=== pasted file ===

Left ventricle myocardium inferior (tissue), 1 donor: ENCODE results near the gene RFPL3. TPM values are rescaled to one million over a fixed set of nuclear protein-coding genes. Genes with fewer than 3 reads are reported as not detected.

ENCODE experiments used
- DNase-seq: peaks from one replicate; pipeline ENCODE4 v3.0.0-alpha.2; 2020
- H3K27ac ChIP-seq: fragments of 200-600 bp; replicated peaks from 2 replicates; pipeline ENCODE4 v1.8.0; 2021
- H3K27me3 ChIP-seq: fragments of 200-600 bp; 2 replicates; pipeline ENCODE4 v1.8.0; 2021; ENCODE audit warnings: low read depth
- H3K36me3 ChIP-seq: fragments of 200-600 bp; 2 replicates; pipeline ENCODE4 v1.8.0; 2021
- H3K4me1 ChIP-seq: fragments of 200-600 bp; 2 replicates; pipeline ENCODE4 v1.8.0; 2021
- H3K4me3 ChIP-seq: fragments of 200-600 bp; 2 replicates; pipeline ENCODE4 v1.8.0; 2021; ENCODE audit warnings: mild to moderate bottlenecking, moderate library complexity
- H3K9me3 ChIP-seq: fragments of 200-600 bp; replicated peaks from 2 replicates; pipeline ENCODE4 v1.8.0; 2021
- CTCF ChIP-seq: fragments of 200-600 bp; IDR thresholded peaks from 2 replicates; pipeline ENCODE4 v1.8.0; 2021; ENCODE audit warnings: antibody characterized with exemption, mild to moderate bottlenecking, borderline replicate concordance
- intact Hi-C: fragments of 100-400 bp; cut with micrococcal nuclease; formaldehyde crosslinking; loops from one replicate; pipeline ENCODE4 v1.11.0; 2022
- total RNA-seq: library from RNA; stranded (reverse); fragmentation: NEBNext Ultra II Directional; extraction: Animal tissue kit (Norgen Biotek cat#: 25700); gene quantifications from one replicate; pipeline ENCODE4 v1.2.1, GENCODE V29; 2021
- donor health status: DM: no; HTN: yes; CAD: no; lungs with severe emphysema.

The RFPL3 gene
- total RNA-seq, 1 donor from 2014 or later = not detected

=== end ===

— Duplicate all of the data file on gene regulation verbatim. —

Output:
Left ventricle myocardium inferior (tissue), 1 donor: ENCODE results near the gene RFPL3. TPM values are rescaled to one million over a fixed set of nuclear protein-coding genes. Genes with fewer than 3 reads are reported as not detected.

ENCODE experiments used
- DNase-seq: peaks from one replicate; pipeline ENCODE4 v3.0.0-alpha.2; 2020
- H3K27ac ChIP-seq: fragments of 200-600 bp; replicated peaks from 2 replicates; pipeline ENCODE4 v1.8.0; 2021
- H3K27me3 ChIP-seq: fragments of 200-600 bp; 2 replicates; pipeline ENCODE4 v1.8.0; 2021; ENCODE audit warnings: low read depth
- H3K36me3 ChIP-seq: fragments of 200-600 bp; 2 replicates; pipeline ENCODE4 v1.8.0; 2021
- H3K4me1 ChIP-seq: fragments of 200-600 bp; 2 replicates; pipeline ENCODE4 v1.8.0; 2021
- H3K4me3 ChIP-seq: fragments of 200-600 bp; 2 replicates; pipeline ENCODE4 v1.8.0; 2021; ENCODE audit warnings: mild to moderate bottlenecking, moderate library complexity
- H3K9me3 ChIP-seq: fragments of 200-600 bp; replicated peaks from 2 replicates; pipeline ENCODE4 v1.8.0; 2021
- CTCF ChIP-seq: fragments of 200-600 bp; IDR thresholded peaks from 2 replicates; pipeline ENCODE4 v1.8.0; 2021; ENCODE audit warnings: antibody characterized with exemption, mild to moderate bottlenecking, borderline replicate concordance
- intact Hi-C: fragments of 100-400 bp; cut with micrococcal nuclease; formaldehyde crosslinking; loops from one replicate; pipeline ENCODE4 v1.11.0; 2022
- total RNA-seq: library from RNA; stranded (reverse); fragmentation: NEBNext Ultra II Directional; extraction: Animal tissue kit (Norgen Biotek cat#: 25700); gene quantifications from one replicate; pipeline ENCODE4 v1.2.1, GENCODE V29; 2021
- donor health status: DM: no; HTN: yes; CAD: no; lungs with severe emphysema.

The RFPL3 gene
- total RNA-seq, 1 donor from 2014 or later = not detected